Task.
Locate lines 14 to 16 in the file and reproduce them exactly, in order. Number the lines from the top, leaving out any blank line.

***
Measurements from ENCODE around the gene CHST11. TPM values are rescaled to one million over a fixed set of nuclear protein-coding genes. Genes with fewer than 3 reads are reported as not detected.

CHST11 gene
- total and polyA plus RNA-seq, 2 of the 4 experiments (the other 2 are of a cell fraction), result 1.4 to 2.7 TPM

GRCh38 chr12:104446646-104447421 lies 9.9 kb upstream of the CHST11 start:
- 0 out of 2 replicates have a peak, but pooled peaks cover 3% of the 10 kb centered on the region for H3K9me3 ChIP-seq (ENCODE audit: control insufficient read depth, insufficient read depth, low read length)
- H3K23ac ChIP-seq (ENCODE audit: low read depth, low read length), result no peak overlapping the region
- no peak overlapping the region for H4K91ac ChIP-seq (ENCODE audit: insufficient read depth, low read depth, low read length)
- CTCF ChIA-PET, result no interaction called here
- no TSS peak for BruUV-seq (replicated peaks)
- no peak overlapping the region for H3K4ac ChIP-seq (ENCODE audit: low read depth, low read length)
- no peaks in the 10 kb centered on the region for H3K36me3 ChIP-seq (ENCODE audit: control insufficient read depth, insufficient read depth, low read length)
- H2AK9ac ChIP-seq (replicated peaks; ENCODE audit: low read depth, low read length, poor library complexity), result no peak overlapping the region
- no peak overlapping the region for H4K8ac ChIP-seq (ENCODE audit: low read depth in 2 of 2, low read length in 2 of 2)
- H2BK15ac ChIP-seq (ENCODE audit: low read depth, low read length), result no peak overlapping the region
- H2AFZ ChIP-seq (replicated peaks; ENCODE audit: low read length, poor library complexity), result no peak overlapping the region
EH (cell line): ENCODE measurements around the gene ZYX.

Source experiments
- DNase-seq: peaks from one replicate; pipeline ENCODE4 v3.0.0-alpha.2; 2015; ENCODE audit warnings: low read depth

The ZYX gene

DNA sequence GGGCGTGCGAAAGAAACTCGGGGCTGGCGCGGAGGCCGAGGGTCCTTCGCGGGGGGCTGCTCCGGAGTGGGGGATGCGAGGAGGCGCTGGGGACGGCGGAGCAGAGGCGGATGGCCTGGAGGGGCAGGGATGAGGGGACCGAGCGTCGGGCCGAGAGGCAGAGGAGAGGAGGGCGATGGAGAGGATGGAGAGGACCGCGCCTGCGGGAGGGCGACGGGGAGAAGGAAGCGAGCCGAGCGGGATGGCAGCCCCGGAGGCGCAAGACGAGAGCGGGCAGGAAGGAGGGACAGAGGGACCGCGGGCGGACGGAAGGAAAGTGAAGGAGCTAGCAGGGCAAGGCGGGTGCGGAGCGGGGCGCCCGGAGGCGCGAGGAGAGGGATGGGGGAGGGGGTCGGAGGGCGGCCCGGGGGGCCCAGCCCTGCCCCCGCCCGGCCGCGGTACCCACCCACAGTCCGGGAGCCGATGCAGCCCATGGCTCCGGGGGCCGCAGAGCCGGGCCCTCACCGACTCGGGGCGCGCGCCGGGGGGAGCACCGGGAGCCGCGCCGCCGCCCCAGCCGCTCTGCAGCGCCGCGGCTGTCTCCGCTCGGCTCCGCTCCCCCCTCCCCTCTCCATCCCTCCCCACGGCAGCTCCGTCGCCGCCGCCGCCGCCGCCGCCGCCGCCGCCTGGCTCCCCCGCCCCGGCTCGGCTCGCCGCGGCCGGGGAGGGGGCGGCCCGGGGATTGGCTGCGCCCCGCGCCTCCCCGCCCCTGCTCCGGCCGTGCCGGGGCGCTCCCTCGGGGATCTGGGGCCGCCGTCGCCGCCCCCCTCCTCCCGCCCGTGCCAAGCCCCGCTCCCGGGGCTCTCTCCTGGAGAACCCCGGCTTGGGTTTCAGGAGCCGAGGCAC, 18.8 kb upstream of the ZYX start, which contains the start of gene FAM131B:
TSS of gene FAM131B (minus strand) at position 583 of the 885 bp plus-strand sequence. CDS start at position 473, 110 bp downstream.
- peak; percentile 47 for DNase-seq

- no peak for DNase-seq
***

- H2BK15ac ChIP-seq (ENCODE audit: low read depth, low read length), result no peak overlapping the region
- H2AFZ ChIP-seq (replicated peaks; ENCODE audit: low read length, poor library complexity), result no peak overlapping the region
EH (cell line): ENCODE measurements around the gene ZYX.